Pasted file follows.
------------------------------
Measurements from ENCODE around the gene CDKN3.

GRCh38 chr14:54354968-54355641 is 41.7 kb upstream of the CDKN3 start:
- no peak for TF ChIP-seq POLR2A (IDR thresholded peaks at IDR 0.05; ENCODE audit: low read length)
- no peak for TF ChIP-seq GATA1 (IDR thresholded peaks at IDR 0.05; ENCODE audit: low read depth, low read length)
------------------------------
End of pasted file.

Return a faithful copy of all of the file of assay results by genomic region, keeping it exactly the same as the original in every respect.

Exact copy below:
Measurements from ENCODE around the gene CDKN3.

GRCh38 chr14:54354968-54355641 is 41.7 kb upstream of the CDKN3 start:
- no peak for TF ChIP-seq POLR2A (IDR thresholded peaks at IDR 0.05; ENCODE audit: low read length)
- no peak for TF ChIP-seq GATA1 (IDR thresholded peaks at IDR 0.05; ENCODE audit: low read depth, low read length)